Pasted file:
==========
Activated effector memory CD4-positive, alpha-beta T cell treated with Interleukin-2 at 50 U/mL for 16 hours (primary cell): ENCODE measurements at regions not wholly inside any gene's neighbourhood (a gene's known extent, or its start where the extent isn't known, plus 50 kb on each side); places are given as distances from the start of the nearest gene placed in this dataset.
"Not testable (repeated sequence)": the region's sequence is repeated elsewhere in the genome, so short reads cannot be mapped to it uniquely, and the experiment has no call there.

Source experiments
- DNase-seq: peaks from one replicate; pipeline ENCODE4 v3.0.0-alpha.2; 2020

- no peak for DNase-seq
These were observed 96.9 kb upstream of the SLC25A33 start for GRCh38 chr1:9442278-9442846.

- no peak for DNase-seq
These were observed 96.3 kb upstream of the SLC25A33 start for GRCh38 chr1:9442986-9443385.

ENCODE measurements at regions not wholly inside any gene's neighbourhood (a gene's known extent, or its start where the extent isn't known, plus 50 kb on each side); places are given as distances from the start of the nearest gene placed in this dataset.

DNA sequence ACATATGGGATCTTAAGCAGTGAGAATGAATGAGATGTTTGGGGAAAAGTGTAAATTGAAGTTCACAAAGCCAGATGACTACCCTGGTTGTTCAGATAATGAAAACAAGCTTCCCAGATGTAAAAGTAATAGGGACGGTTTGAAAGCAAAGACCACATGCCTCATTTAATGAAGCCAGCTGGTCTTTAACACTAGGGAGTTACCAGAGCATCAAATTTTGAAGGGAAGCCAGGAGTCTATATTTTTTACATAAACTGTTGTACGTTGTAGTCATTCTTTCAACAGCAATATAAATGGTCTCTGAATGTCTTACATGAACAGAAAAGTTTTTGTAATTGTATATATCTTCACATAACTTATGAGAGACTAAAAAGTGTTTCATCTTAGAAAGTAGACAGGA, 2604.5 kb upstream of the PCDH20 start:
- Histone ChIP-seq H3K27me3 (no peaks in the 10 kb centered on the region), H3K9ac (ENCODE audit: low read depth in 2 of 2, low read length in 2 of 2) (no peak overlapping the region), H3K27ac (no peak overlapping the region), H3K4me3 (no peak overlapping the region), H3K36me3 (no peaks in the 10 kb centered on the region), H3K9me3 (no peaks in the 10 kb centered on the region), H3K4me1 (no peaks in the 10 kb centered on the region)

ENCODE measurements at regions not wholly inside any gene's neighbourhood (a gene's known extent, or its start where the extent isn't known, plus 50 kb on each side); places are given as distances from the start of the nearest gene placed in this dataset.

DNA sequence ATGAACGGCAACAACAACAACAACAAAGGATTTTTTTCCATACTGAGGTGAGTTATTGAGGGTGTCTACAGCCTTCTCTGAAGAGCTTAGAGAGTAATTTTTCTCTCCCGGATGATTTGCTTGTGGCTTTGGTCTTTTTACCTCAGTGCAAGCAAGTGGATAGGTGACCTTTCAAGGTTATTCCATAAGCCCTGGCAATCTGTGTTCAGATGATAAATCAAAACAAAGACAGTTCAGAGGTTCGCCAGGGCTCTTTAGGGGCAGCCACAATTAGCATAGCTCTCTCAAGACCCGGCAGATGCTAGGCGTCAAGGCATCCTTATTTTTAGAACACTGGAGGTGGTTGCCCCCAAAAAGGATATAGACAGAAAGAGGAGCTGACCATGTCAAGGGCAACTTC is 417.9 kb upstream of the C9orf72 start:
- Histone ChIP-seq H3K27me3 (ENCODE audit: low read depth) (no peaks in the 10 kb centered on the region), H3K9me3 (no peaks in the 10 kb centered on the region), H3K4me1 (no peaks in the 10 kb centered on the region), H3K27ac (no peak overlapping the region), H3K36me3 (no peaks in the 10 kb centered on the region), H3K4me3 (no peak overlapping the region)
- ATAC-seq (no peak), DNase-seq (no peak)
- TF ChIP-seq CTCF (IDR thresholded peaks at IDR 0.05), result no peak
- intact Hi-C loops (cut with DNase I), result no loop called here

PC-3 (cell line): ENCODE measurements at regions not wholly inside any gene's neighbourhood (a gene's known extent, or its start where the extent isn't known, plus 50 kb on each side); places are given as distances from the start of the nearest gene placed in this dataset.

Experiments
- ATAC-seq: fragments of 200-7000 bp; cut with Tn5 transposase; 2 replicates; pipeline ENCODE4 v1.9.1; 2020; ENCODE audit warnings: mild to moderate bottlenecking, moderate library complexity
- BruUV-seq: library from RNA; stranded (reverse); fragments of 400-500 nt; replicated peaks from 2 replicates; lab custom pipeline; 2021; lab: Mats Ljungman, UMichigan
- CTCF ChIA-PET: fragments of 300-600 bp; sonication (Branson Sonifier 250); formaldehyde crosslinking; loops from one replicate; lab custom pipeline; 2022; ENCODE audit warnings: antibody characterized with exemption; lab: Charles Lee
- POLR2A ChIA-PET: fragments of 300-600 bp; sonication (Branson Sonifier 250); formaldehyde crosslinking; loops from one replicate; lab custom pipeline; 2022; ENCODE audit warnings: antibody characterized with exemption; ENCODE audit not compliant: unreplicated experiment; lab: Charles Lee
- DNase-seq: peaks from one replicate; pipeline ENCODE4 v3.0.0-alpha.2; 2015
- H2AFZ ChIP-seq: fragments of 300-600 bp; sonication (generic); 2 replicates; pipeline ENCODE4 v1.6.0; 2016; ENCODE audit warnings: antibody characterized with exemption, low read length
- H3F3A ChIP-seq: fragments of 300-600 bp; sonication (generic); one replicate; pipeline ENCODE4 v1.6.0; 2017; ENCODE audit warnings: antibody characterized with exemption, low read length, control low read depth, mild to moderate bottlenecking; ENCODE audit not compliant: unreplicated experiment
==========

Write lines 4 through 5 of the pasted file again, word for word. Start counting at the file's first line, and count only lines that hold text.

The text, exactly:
- DNase-seq: peaks from one replicate; pipeline ENCODE4 v3.0.0-alpha.2; 2020

- no peak for DNase-seq